Upjohn Institute Working Paper No. 11-172
The American Recovery and Reinvestment Act (ARRA) of 2009 provided financial incentives for UI modernization. The financial incentive is the state share of $7 billion available nationwide. States can receive one-third of their allocation by having an alternate base period (ABP) for monetary determination of UI eligibility that includes the most recently completed calendar quarter. States can receive the remaining two-thirds of their allocation for having two of four additional program features: 1) UI eligibility while seeking only part-time work, 2) UI eligibility after job separations due to harassment or compelling family reasons, 3) continuation of UI benefits for at least 26 additional weeks after exhaustion of regular benefits while in approved training, and 4) dependents’ allowances of at least $15 per dependent up to $50. This paper presents estimates of the UI benefit payment costs of these five program changes based on data from the Commonwealth of Kentucky. To date 39 states have received modernization payments for having an ABP, and 32 states have received the remaining two-thirds of funds available. The numbers of states adopting each of these additional features are as follows: 25 for seeking part-time, 18 for family reasons, 14 for exhaustee benefits while in training, and 7 for dependents’ allowances. Estimates of the UI benefit payment costs for these features, based on Kentucky data, suggest a pattern of states choosing UI modernization features to minimize the expected benefit payment costs. However, for states broadening UI eligibility through modernization, UI benefit payment costs will be higher for any given level of unemployment. Liberalized eligibility rules must be balanced by structural financing enhancements to ensure long-term fiscal stability of the system.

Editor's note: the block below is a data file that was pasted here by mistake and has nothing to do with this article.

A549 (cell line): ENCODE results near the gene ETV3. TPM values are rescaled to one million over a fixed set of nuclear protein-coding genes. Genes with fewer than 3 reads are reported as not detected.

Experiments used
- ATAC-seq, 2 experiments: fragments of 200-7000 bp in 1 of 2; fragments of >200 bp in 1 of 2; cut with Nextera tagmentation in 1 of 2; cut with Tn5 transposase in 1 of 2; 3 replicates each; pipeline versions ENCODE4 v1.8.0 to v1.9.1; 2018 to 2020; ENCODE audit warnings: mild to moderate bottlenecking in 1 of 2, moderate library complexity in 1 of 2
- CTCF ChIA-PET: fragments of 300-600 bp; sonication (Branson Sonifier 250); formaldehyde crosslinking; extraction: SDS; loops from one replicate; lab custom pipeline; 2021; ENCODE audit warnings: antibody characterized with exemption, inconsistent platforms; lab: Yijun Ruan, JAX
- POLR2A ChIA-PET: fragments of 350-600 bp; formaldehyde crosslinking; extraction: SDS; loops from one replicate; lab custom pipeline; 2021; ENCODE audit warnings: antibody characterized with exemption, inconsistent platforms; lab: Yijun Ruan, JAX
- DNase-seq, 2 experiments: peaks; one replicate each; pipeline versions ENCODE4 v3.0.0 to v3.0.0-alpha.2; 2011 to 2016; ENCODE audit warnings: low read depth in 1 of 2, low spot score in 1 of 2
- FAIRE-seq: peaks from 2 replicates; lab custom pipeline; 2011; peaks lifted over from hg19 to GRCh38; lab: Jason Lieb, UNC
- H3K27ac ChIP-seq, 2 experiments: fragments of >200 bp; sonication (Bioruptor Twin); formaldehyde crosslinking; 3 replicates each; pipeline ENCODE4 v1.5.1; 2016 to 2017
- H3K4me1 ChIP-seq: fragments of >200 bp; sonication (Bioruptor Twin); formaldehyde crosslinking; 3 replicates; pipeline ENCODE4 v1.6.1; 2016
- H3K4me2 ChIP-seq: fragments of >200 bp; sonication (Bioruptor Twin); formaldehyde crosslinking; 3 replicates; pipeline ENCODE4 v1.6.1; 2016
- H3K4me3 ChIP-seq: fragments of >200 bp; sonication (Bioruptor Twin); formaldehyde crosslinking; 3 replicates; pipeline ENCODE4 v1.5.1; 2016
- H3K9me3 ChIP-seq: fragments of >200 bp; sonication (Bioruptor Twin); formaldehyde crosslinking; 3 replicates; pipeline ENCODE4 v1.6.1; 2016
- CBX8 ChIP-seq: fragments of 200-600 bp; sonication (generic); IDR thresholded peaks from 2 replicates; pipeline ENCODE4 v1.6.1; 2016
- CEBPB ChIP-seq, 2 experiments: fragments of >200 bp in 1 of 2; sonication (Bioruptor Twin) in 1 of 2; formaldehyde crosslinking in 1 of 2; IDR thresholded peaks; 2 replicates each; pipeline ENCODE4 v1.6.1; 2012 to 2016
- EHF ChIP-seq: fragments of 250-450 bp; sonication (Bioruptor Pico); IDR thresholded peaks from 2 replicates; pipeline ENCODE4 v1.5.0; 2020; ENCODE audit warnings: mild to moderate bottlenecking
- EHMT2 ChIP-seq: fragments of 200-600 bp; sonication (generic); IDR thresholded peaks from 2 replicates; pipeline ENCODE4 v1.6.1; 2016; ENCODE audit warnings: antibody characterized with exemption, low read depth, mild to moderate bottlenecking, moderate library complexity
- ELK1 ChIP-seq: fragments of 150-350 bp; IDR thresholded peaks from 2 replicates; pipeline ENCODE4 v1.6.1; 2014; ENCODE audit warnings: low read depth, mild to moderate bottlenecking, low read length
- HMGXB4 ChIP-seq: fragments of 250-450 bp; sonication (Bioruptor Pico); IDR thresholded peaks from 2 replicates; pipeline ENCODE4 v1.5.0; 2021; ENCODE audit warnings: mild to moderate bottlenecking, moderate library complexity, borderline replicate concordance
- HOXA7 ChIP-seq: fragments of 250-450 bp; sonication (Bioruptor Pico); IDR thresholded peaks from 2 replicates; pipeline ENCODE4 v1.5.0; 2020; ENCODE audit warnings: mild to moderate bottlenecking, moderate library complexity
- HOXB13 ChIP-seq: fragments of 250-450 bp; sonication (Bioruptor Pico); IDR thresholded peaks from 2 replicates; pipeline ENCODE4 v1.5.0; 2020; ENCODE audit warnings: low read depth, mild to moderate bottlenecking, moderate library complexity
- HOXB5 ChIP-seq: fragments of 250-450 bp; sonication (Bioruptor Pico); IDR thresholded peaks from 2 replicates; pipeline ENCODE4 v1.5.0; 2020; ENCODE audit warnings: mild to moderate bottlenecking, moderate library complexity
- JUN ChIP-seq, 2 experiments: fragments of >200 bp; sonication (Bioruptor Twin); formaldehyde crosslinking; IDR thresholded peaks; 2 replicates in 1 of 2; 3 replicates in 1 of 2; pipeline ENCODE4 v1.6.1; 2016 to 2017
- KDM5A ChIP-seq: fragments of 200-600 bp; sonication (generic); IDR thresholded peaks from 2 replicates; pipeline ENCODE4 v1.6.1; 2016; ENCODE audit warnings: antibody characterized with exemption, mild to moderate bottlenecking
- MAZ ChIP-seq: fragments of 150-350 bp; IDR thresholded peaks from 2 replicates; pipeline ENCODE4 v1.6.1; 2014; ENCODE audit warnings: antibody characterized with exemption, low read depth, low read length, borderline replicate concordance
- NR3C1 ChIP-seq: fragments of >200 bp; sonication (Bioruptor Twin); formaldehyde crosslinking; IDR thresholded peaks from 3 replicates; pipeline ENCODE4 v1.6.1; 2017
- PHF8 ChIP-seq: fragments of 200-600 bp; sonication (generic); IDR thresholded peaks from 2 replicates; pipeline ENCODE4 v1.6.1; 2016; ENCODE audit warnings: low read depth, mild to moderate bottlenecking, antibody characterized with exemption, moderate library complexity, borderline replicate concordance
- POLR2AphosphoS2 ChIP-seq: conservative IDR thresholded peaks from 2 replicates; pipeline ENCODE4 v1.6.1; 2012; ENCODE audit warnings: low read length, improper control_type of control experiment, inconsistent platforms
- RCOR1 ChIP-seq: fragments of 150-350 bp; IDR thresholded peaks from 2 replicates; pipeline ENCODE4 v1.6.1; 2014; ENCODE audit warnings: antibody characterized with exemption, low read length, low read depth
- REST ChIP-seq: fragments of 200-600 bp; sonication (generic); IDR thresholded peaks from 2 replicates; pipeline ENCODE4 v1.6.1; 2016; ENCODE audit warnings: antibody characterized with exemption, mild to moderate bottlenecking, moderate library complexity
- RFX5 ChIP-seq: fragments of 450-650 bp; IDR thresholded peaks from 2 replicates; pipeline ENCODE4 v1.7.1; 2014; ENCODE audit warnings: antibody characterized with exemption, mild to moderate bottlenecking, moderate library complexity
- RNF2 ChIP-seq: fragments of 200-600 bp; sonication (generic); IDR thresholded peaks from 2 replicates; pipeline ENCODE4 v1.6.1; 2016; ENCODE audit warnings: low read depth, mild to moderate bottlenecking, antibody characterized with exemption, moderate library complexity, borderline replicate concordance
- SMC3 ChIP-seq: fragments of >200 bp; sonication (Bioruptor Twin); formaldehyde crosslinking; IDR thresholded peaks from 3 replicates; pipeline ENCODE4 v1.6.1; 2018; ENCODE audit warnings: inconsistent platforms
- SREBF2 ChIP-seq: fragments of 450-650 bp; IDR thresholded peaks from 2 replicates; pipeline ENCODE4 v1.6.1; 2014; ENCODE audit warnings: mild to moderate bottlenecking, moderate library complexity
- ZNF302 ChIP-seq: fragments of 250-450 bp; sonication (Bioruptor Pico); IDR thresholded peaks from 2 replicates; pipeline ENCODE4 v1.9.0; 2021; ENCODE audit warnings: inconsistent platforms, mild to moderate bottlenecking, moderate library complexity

Based on research done for the Commonwealth of Kentucky under a subcontract to the W.E. Upjohn Institute from the Urban Institute and was prepared for presentation at the Labor and Employment Relations Association (LERA) session titled “Unemployment Insurance Benefits and Financing during the Great Recession,” part of the Allied Social Science Association (ASSA) conference held in Denver, Colorado, January 8, 2011.
UNEMPLOYMENT, DISABILITY, and INCOME SUPPORT PROGRAMS; Unemployment insurance; Benefits and duration; Benefit financing
O'Leary, Christopher J. 2010. "Benefit Payment Costs of Unemployment Insurance Modernization: Estimates Based on Kentucky Administrative Data." Upjohn Institute Working Paper No. 11-172. Kalamazoo, MI: W.E. Upjohn Institute for Employment Research. http://dx.doi.org/10.17848/wp11-172